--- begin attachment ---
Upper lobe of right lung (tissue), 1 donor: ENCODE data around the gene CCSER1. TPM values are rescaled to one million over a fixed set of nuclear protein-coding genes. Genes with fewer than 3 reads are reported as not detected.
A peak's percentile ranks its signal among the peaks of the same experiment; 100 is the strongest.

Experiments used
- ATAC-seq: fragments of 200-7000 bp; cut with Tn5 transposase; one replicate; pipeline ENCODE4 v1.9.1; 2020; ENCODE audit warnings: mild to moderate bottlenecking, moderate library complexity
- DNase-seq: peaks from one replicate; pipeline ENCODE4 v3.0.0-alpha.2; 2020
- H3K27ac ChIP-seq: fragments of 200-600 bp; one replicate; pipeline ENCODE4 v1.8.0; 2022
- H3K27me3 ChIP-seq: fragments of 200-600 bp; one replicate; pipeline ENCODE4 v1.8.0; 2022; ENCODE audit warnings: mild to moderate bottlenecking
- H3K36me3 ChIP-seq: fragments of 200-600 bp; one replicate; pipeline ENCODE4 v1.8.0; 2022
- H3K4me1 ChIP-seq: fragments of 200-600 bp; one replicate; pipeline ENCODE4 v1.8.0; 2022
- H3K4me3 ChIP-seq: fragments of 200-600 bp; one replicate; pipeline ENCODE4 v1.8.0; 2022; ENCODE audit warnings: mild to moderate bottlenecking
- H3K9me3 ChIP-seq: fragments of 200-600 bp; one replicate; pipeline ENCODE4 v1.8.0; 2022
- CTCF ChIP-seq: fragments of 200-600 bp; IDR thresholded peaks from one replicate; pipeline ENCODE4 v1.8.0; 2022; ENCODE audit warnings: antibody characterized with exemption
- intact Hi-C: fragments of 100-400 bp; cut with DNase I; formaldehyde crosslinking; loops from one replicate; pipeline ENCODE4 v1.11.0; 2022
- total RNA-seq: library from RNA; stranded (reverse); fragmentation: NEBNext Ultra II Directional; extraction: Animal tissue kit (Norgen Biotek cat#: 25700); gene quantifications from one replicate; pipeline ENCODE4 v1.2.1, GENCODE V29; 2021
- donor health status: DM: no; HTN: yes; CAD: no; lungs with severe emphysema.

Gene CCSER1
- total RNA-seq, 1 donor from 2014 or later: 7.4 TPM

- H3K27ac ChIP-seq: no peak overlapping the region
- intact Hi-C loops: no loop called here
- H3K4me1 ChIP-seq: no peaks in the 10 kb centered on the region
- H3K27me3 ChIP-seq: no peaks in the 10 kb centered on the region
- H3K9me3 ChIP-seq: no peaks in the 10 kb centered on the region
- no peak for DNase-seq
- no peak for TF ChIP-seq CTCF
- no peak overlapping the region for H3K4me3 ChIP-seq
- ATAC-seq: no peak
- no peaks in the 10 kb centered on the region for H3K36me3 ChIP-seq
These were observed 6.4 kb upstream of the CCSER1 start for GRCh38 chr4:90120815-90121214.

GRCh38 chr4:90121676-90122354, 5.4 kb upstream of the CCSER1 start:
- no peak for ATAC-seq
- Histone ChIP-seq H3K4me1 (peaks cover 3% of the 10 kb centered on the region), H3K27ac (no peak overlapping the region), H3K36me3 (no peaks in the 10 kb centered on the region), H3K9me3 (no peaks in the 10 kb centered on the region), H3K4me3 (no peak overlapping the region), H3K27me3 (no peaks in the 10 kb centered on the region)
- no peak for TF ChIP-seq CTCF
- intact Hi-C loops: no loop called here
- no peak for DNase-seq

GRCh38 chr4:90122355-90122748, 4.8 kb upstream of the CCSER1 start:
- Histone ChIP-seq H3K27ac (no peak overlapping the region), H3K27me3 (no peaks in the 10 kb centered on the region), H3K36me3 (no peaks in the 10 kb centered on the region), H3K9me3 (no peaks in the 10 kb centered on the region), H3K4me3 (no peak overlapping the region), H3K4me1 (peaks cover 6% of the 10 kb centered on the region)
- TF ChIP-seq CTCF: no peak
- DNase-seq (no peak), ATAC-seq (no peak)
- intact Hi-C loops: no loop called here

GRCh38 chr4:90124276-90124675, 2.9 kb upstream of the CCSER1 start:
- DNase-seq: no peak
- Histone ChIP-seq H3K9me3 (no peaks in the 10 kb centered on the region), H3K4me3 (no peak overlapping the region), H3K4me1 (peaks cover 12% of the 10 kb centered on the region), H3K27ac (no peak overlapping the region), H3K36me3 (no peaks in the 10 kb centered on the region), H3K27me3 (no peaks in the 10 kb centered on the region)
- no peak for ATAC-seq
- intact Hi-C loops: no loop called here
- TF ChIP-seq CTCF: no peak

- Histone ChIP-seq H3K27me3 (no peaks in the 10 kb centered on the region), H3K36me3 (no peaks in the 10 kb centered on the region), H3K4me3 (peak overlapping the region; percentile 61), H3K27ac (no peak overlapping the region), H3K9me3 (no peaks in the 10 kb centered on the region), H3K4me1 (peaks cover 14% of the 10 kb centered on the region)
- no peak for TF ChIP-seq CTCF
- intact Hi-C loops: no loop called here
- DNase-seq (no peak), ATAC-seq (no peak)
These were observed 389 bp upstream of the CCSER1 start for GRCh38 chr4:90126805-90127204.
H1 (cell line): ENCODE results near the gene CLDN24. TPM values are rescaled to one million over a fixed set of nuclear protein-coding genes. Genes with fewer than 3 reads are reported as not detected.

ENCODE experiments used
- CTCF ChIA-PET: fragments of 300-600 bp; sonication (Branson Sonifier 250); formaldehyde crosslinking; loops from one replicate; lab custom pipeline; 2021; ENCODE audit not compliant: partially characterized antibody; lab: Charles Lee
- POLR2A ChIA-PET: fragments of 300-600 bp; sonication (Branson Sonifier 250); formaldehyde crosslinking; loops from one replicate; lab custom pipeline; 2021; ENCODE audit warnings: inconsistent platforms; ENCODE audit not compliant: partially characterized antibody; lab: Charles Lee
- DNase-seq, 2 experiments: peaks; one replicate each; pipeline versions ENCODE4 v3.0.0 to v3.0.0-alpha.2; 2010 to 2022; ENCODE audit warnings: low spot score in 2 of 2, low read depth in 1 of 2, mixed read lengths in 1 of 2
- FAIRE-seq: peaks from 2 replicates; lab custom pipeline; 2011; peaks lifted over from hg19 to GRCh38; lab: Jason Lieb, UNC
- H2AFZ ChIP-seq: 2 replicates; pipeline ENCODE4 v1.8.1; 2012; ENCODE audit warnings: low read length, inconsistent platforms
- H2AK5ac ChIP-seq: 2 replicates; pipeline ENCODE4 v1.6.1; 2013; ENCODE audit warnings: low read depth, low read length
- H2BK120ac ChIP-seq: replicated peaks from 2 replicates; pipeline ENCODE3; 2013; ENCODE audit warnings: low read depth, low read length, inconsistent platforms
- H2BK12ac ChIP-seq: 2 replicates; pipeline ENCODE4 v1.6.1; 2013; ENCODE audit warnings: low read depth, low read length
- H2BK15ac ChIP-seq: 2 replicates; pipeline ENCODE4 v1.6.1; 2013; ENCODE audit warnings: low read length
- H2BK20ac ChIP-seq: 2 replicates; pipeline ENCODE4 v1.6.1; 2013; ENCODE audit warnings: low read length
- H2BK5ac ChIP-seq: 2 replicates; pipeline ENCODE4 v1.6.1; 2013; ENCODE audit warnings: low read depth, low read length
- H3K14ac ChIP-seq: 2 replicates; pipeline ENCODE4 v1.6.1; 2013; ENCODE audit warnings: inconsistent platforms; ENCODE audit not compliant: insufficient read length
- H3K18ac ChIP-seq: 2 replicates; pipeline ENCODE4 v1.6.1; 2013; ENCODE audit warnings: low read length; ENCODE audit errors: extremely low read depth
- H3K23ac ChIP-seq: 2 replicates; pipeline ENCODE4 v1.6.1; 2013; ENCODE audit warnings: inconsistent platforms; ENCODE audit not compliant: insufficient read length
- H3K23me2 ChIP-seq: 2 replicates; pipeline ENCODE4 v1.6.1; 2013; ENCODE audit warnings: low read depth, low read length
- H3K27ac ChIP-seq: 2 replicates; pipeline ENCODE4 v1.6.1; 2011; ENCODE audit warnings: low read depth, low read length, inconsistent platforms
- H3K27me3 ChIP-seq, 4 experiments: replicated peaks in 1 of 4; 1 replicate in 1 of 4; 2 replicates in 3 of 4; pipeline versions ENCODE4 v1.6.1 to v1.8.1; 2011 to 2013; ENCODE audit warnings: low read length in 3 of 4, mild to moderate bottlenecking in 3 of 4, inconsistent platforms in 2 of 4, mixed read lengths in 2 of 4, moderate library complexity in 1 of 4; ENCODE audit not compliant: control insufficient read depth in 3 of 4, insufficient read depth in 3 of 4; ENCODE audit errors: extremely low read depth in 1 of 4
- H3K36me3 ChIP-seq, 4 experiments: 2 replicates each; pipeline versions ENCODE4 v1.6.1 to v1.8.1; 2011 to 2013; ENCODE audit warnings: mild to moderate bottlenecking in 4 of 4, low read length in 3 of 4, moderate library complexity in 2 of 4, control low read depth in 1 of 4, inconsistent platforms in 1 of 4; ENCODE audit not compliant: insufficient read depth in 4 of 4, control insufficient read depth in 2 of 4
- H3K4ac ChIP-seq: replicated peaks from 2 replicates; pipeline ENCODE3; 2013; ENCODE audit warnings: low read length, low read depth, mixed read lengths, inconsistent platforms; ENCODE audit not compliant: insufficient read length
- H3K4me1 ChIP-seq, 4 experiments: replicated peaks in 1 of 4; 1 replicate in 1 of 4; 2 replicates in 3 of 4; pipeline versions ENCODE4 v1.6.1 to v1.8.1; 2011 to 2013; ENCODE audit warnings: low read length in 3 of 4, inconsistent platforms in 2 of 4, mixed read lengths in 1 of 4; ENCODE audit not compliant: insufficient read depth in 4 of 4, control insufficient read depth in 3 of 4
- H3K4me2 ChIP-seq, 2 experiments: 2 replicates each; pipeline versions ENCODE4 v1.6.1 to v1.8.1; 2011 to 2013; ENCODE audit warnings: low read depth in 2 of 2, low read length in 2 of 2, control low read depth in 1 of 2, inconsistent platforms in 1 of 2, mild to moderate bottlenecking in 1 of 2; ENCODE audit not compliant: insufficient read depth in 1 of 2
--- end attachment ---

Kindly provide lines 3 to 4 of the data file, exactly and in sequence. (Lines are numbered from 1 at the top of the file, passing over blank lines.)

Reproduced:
Experiments used
- ATAC-seq: fragments of 200-7000 bp; cut with Tn5 transposase; one replicate; pipeline ENCODE4 v1.9.1; 2020; ENCODE audit warnings: mild to moderate bottlenecking, moderate library complexity